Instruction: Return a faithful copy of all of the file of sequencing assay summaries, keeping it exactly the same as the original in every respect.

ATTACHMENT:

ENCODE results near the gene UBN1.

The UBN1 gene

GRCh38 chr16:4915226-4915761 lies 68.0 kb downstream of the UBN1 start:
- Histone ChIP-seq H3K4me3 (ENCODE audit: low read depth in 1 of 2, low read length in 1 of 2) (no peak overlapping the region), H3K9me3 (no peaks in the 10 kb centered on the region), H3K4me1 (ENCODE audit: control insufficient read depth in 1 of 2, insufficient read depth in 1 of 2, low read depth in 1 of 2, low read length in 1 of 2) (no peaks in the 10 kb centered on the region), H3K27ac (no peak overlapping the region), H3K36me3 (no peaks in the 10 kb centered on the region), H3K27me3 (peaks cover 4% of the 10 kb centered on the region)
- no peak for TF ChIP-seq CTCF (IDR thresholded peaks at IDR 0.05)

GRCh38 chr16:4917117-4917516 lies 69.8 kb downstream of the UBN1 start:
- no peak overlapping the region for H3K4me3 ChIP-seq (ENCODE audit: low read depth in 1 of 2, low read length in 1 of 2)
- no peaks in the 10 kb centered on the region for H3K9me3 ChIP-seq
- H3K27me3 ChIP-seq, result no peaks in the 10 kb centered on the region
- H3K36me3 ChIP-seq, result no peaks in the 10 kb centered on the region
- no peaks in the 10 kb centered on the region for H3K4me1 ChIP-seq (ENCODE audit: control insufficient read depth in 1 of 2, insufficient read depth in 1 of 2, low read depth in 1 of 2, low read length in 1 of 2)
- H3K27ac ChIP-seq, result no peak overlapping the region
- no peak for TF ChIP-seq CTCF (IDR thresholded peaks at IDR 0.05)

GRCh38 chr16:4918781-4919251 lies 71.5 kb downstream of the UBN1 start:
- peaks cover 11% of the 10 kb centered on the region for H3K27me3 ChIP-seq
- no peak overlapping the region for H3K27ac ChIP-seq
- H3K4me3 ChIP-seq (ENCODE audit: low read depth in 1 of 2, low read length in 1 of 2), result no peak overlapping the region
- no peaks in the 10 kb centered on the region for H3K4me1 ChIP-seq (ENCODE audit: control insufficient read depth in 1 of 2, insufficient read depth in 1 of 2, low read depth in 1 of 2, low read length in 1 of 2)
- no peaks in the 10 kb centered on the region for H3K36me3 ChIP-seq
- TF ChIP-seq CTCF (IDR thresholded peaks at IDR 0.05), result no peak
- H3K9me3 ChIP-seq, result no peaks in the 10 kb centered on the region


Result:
ENCODE results near the gene UBN1.

The UBN1 gene

GRCh38 chr16:4915226-4915761 lies 68.0 kb downstream of the UBN1 start:
- Histone ChIP-seq H3K4me3 (ENCODE audit: low read depth in 1 of 2, low read length in 1 of 2) (no peak overlapping the region), H3K9me3 (no peaks in the 10 kb centered on the region), H3K4me1 (ENCODE audit: control insufficient read depth in 1 of 2, insufficient read depth in 1 of 2, low read depth in 1 of 2, low read length in 1 of 2) (no peaks in the 10 kb centered on the region), H3K27ac (no peak overlapping the region), H3K36me3 (no peaks in the 10 kb centered on the region), H3K27me3 (peaks cover 4% of the 10 kb centered on the region)
- no peak for TF ChIP-seq CTCF (IDR thresholded peaks at IDR 0.05)

GRCh38 chr16:4917117-4917516 lies 69.8 kb downstream of the UBN1 start:
- no peak overlapping the region for H3K4me3 ChIP-seq (ENCODE audit: low read depth in 1 of 2, low read length in 1 of 2)
- no peaks in the 10 kb centered on the region for H3K9me3 ChIP-seq
- H3K27me3 ChIP-seq, result no peaks in the 10 kb centered on the region
- H3K36me3 ChIP-seq, result no peaks in the 10 kb centered on the region
- no peaks in the 10 kb centered on the region for H3K4me1 ChIP-seq (ENCODE audit: control insufficient read depth in 1 of 2, insufficient read depth in 1 of 2, low read depth in 1 of 2, low read length in 1 of 2)
- H3K27ac ChIP-seq, result no peak overlapping the region
- no peak for TF ChIP-seq CTCF (IDR thresholded peaks at IDR 0.05)

GRCh38 chr16:4918781-4919251 lies 71.5 kb downstream of the UBN1 start:
- peaks cover 11% of the 10 kb centered on the region for H3K27me3 ChIP-seq
- no peak overlapping the region for H3K27ac ChIP-seq
- H3K4me3 ChIP-seq (ENCODE audit: low read depth in 1 of 2, low read length in 1 of 2), result no peak overlapping the region
- no peaks in the 10 kb centered on the region for H3K4me1 ChIP-seq (ENCODE audit: control insufficient read depth in 1 of 2, insufficient read depth in 1 of 2, low read depth in 1 of 2, low read length in 1 of 2)
- no peaks in the 10 kb centered on the region for H3K36me3 ChIP-seq
- TF ChIP-seq CTCF (IDR thresholded peaks at IDR 0.05), result no peak
- H3K9me3 ChIP-seq, result no peaks in the 10 kb centered on the region